Digital Health

A Country Doctor in a Backpack

telearzt dpa
Getting to grips with telemedicine in Dresden.
  • Why it matters

    Why it matters

    As the number of doctors decreases in Germany, there aren’t enough to properly care for the aging population in rural areas.

  • Facts

    Facts

    • Telemedicine is the use of telecommunication and digital tools to provide healthcare to rural communities.
    • German doctors resisted the concept for many years, fearing they would lose patients.
    • Many healthcare professionals now think telemedicine can help in rural areas, where shrinking numbers of doctors are struggling to meet patients’ needs.
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  • Audio

    Audio

  • Pdf

Forests, lakes, and dozens of tranquil villages mark the scenic landscape in the Oberbergisch District in the German state of North Rhine-Westphalia. On the weekends, day-trippers from nearby Cologne come here to relax. But for country doctor Thomas Assmann, life here is pure stress.

“I often drive 40 kilometers to visit a single sick person,” he said. Mr. Assmann likes to make home visits, but the 52-year-old general practitioner has grown weary of all the driving. It costs precious time that he would rather spend with patients, he said.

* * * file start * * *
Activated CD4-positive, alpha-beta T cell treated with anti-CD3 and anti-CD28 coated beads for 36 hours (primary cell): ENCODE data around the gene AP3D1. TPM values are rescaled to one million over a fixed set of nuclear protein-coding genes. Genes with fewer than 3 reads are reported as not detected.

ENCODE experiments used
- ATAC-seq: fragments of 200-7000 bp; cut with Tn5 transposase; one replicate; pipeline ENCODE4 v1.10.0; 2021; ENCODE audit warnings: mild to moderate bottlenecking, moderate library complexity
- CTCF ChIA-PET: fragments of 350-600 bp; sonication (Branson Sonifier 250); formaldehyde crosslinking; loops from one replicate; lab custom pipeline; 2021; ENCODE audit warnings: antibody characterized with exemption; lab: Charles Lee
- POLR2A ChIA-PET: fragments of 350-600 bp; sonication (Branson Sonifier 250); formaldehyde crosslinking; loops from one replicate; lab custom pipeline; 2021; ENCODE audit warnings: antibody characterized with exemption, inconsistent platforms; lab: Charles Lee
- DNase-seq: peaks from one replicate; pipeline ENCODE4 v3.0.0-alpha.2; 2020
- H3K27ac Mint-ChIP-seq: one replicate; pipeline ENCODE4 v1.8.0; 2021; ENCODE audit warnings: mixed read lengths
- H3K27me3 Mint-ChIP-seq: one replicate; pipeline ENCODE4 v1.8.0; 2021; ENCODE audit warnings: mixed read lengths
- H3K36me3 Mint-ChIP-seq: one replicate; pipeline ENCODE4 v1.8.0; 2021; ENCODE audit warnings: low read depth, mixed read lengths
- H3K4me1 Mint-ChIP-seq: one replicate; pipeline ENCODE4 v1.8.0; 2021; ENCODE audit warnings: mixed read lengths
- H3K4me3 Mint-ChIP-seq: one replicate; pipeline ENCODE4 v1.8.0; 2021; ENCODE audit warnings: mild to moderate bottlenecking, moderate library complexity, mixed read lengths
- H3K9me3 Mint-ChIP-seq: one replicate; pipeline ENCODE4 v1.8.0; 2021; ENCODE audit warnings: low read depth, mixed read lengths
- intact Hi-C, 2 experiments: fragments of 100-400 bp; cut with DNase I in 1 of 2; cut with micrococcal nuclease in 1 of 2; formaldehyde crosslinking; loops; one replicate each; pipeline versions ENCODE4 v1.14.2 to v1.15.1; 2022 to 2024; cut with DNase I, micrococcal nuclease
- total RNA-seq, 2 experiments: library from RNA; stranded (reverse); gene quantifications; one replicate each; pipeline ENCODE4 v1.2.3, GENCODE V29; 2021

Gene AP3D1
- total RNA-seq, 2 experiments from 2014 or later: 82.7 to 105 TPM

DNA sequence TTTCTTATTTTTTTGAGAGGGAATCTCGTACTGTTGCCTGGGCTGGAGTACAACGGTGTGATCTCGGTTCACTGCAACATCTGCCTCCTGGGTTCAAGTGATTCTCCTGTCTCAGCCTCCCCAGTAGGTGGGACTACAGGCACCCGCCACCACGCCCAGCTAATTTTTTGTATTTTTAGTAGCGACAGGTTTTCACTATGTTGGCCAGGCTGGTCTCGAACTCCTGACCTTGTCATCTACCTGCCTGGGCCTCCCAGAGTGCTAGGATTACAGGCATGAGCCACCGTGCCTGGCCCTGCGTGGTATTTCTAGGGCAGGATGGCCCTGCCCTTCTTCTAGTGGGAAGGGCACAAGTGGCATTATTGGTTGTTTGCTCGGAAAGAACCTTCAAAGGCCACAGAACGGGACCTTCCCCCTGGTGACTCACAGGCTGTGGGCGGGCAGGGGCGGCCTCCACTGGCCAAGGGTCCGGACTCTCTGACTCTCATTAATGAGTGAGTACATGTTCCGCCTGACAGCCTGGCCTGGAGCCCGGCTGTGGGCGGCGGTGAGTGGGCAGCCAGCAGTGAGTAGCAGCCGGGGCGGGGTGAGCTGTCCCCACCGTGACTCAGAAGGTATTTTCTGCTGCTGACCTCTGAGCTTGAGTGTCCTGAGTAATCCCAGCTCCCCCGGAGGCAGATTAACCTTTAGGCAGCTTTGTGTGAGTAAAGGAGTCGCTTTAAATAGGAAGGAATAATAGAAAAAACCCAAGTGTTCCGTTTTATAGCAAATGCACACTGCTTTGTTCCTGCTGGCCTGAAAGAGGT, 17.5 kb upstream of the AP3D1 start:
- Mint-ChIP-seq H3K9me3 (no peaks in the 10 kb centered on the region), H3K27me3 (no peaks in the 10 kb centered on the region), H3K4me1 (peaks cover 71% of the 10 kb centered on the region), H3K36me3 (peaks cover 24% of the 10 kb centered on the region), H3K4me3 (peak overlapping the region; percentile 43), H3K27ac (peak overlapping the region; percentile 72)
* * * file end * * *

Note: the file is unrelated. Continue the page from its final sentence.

So the doctor and his assistant, Frauke von Wirtz, cooked up an alternative: She makes the home visits, driving from patient to patient with telemedicine devices from the e-health company Vitaphone in her backpack.

Then she transmits data such as heart rate, respiratory volume or blood sugar via a secure data connection to the doctor’s office. In principle, she can connect any medical device using Bluetooth with her laptop. If she gets stuck, she connects her boss via video conference.

“That’s my trump card,” said Ms. von Wirtz. “I have the doctor in my bag.”

Their initiative has now been developed into Tele-Landarzt, which translates to Tele-Country Doctor, the first project of its kind in Germany. Set to launch on Oct. 1, it already has the support of the German association of general practitioners, and plans to enlist health insurers to help cover costs — which might the biggest challenge of all.

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